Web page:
Cropping and soil bacterial diversity

Soil living organisms are essential for food production by recycling organic matter and providing sustainable plant nutrients. Agricultural practices may degrade soil life, by actually precise knowledge on the impact of cropping is poorly known at the microscale, in micro- and macro-aggregates. The article by Constancias et al. reveals that cropping highly reduced bacterial density and diversity at the microscale, compared to bulk soils. The findings show that cropping practices that preserve aggregate stability should be favoured to preserve soil microbial diversity, and in turn fertility and food production.


Irrigation increases soil carbon and greenhouse gas N2O emissions

Irrigation controls food production as plant do not grow without water. The article by Trost et al. review the effects of irrigation on soil carbon and greenhouse gas N2O emissions. Findings include that irrigation increases soil carbon up to 500 % in  cultivated deserts and up to 35% in semiarid regions. In humid regions N2O emissions often increase after precipitation or irrigation.


Benefits of compost in agriculture

Climate change and most actual world food issues are linked directly or indirectly to soil loss of carbon and fertility. Here composting appears as a cheap and sustainable solution.The review by Martínez-Blanco et al. presents nine benefits of compost application to the soil. Composting practices are classified into short-term, mid-term, and long-term benefits.


Positive effects of sustainable land management

Agriculture production in developing countries must be increased to meet food demand for a growing population. This issue may be solved by sustainable land management such as organic fertilization, lower soil disturbance, incorporation of residues, terracing, water conservation and agroforestry. From the review of 160 studies Branca et al. deduce positive effects of sustainable management, such as higher crop yield and soil carbon sequestration.



Genetically modified crops or agriculture biodiversity?

The growing world demand for food is a major challenge for humankind. Increasing food production will be more and more difficult due to fewer arable land, less water availability, pollution, warmer climate, and land competition of food production with biofuel production and cities. As a result there is a strong on-going debate on the best strategy to keep pace with global population growth and increasing food demand. One strategy favors the use of genetically modified crops, while another focuses on agricultural diversity. The review by Jacobsen et al. places genetically modified crops far down the list of potential solutions and recommend funding in other research areas of plant science.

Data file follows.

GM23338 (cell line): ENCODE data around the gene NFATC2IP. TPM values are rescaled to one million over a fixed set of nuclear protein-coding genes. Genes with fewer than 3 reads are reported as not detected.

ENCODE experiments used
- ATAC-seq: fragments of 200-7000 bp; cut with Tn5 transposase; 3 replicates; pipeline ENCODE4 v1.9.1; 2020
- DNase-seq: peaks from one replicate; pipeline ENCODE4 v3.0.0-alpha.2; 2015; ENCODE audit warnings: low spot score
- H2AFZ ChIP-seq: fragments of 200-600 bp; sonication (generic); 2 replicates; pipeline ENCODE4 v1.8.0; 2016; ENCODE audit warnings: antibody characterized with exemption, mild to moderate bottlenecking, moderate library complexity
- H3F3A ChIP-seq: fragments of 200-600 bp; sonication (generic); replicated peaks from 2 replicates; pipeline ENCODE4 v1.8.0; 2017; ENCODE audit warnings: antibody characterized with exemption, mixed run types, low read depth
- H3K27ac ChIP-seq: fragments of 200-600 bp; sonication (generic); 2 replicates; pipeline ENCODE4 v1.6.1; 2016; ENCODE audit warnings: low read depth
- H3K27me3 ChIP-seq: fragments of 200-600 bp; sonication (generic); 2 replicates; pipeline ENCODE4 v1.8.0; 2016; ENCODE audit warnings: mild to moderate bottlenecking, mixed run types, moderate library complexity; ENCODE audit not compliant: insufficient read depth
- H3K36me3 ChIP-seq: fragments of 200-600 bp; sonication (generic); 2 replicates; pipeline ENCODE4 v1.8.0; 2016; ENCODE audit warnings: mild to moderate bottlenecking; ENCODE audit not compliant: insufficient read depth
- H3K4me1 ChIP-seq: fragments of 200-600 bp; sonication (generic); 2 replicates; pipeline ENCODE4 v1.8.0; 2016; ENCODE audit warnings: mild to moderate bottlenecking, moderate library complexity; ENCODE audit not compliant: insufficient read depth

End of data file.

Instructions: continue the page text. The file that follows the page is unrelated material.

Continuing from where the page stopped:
Unexpected withdrawal from organic farming

Europe envision organic farming as a solution for sustainable agriculture. However the organic farming area has increased only from 1.8% in 1998 to 4.7 % in 2009 in European Union, still far from initial objectives. Worse, recent observations show cases of farmer withdrawal from organic farming. Madelrieux and Alavoine-Mornas studied organic farming withdrawal of 18 former organic farmers. Results show that withdrawal depends on the circumstances causing farmers to leave organic farming and what farmers learned by experience.


Ethylene-free biochar for plant nurseries

Greenhouse plant nurseries commonly use vermiculite and peat moss for potting plants, thus threatening natural resources of vermiculite and peat moss. They can be replaced by biochar, which is a cheap product of organic wastes. However fresh biochar emits ethylene, a gas that has adverse effects on plant at high levels because ethylene is a plant hormone. Fulton et al. found a simple solution to get rid of ethylene emission.


The common tragedy of climate change and agriculture

Climate change is mainly due to the increase of greenhouse gases such as carbon dioxide (CO2) in the atmosphere. Industrial agriculture is partly responsible of atmospheric CO2 increase because industrial agriculture burns rapidly soil carbon, the ‘fridge’ that contains also nutrients for plants and other living organisms. Misuse of common resources has been well defined in the concept of The Tragedy of the Commons. The review article by Stavi and Lal emphasizes the relevance of this concept for agriculture. The article focuses on field crop production and livestock husbandry. Sustainable agriculture practices that sequester soil carbon are described.


Sustainable livestock farming

Livestock farming is very popular but causes regularly issues of food security and pollution. The long-term viability of livestock farming is critical for animal health, farm income, animal welfare and the environment. Therefore methods to assess the sustainability of livestock farming are needed. In a review by Lebacq et al. three different methods are analysed: the method-based approach, objective-driven approach and data-driven approach.


Soil compaction problems and solutions

Soil compaction is a major problem for farmers and soil scientists. Indeed soil compaction decreases the yield of most agronomic crops worldwide. The alteration of soil structure by compaction limits water filtration and air access, reduces root penetration and inhibits soil living organisms. Nawaz et al. review advances in understanding, quantification and prediction of the effects of soil compaction.  Sustainable remedies are also given.